1. Remember you only get to answer one of the questions or your answers will all be ignored through the post.
2. If you guess once and are wrong then you cannot answer again this thread UNLESS it is a 'trick question' which will be clearly designated as one.
3. Only the first correct answer is awarded the points
4. If you answer one of the following correct and get points below then you will not be awarded points on the next days play (We wish to give every one a fair shot) Your names will be marked clearly so you can see but feel free to join in.
5. Trivia is 1 point per day. If I miss a day I will play catch-up with the points so we get the 365 points in for the year. Please feel free to add images to the thread with, or without discussion or answers, during that week
6. I am looking for specific answers. If you have not given those, even if nearly correct, you do not get points. ----------------
2 points each
a. How many time (on average) does a chicken turn her eggs?
-----Matthias Hauser - 50 times-----
b. Chickens have great memories. Did you know they can remember around ___ faces?
-----Lindley Johnson - 100-----
c. Do chickens mourn?
-----Jessica Jenney - Yes, indeed they do -----
d. To settle an argument, a guy once counted a chickens feathers to see how many they had. How many did it have?
-----Sandi OReilly - 8325 -----
e. What is the common name for the social hierarchy of chickens?
-----Jim Whalen - Pecking Order----
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One main winner for 2020 who will win how ever many points they won in USD gift voucher for the site when trivia ends in December
So if you get every single question right that's over $150 in FAA/Pixels gift voucher
Do not win points this round
1 Sharon Popek
2 Tibor Tivadar Kui
4 Jodi DiLiberto
5 Diane Zucker
TOP PLAYERS SO FAR
1 Sharon Popek 12
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Yes chickens are also known to display mourning behavior when another chicken in the flock dies, and they will show signs of depression if they are removed from the flock and placed in solitary quarters.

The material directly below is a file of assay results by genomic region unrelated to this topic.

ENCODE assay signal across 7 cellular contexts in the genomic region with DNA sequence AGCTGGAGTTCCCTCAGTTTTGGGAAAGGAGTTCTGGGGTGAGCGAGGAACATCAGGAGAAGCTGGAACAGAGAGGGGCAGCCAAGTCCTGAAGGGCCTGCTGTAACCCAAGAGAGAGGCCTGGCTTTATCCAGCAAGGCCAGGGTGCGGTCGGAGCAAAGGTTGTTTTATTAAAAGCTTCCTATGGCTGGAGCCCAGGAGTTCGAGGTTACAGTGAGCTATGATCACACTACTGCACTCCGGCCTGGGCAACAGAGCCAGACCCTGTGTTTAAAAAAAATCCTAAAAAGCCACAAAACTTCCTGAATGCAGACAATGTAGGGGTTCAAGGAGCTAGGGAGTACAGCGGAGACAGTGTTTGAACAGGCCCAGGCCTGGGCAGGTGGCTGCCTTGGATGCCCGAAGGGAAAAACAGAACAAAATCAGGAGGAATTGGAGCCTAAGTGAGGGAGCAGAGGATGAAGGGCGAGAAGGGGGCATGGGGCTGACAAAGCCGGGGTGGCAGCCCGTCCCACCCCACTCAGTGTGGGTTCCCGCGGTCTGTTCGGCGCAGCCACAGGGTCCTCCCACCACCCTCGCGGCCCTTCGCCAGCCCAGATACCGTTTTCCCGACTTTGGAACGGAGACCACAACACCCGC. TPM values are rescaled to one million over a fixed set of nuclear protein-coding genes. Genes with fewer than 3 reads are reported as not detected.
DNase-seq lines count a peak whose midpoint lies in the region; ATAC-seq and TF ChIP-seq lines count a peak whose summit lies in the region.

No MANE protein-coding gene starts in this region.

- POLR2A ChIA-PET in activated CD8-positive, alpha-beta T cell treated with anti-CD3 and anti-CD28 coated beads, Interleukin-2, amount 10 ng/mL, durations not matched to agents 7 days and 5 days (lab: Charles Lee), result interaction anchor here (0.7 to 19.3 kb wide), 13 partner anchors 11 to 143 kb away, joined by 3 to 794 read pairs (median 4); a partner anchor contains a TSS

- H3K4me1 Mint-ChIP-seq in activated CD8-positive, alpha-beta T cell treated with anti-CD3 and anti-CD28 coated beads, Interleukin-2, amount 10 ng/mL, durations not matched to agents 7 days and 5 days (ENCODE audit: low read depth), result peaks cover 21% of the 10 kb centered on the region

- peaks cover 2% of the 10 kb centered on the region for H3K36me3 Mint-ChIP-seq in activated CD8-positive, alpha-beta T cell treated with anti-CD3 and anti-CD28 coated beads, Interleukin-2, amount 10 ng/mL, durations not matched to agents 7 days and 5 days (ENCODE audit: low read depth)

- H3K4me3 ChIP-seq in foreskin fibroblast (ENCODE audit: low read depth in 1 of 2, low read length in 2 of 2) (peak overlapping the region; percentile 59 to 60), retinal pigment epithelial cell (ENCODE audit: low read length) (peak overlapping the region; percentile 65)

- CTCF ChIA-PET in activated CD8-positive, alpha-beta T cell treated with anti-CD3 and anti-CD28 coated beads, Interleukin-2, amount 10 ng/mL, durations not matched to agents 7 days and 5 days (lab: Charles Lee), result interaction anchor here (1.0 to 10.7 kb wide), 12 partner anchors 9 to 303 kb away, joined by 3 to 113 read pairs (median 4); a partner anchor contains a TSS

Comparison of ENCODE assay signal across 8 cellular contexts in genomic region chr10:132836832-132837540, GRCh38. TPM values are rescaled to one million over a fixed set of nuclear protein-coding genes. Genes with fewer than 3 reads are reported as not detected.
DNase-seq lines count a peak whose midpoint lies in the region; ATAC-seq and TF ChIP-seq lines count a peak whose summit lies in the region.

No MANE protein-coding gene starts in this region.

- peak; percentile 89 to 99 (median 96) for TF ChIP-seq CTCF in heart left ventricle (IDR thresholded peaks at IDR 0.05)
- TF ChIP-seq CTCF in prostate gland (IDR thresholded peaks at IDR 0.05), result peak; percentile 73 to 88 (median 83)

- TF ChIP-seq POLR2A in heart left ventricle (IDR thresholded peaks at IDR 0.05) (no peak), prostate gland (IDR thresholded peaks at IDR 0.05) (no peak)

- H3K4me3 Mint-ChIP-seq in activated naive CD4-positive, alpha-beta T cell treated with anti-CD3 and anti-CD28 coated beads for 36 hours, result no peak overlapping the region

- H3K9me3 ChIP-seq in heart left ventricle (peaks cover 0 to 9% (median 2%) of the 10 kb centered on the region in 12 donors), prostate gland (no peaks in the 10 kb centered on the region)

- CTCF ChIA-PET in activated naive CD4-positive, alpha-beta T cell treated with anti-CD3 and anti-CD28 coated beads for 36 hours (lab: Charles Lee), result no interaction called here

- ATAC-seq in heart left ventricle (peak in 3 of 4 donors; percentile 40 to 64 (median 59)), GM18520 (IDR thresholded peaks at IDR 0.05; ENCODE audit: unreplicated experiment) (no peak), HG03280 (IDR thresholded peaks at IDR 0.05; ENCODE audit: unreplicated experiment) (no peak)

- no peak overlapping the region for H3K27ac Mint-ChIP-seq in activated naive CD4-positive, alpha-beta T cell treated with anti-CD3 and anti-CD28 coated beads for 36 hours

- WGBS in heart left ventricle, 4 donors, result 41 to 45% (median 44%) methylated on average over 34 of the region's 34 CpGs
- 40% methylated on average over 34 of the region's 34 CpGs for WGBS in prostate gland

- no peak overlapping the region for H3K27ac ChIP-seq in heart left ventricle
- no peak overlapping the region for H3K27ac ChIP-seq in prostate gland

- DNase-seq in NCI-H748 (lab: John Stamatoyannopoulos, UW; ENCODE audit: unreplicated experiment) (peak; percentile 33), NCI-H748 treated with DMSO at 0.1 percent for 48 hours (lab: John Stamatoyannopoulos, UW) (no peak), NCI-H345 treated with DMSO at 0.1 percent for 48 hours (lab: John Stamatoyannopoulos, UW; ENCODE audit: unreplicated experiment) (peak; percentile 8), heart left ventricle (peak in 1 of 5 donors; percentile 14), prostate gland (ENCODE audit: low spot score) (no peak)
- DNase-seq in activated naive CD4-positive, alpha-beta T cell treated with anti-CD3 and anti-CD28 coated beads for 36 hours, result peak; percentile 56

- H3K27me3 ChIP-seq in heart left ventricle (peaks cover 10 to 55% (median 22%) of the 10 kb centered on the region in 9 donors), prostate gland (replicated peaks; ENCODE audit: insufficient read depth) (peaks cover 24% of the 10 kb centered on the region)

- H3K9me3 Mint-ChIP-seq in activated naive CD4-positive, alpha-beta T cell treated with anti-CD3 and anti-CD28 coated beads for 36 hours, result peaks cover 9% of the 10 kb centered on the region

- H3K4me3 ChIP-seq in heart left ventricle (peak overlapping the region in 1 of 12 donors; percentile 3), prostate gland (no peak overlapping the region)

Answer to e.) : The social hierarchy of chickens is called pecking order.
"The pecking order is a natural process that chickens have to work out among themselves. This order of social dynamics determines the status of individual birds of a flock and their roles. The pecking order has an influence on many chicken activities such as feeding, drinking, egg laying, roosting, crowing, mating and even dust bathing. Stronger members of a flock are ranked at the top of the pecking order, while more submissive or physically weaker birds are placed lower in the order. Alpha roosters who are healthy will crow to signal their dominance to the other chickens and often take on the job as head of the flock. Roosters who are the flock leader will look out for the hens by watching for predators, find them treats, mating and chasing other roosters away from the hens. Roosters and cockerels lower in the pecking order do not crow or breed with hens when the rooster higher than they are is around. Hens high in the pecking order are known to chase other hens out of nest boxes that they favor. The higher ranking chickens get to eat more while the lower ranking members usually wait or move out of the way until the higher placed chickens have had their fill. Chickens with higher status in the pecking order get to choose where they will roost, leaving the other chickens to take whatever roosts are left."
This is an image of a trivial oil on canvas painting of a porcelain rooster figurine and two eggs.that occupied my attention for a couple of mornings.
I learn from the Internet that a rooster is just a chicken, after all. "A rooster is a male gallinaceous bird which is also known as a cockerel or cock, with cockerel being younger and rooster being an adult male chicken (Gallus gallus domesticus). ... The rooster is polygamous, but cannot guard several nests of eggs at once." I'm sure foxes are aware of that!
Bird Art Print from an Original Watercolor Painting. A rooster needs to be colorful to attract hens. This male has iridescent blue & brown feathers, a large red cockscomb on his head & red wattles & spurs under his beak. Long, shiny golden hackle feathers on his neck & saddle are puffed up to impress his potential mate.
"Rooster" refers to an adult male chicken. This name didn’t appear until 1772. Before that, an adult male chicken was called a "cock".
A young and resourceful chicken with moderately leafy eyebrows and beautifully ruffled feathers casts a wide-eyed gaze upon the myriad of potential amusements available in such a colorful confetti-swirled barnyard and on such a warm and sunny day.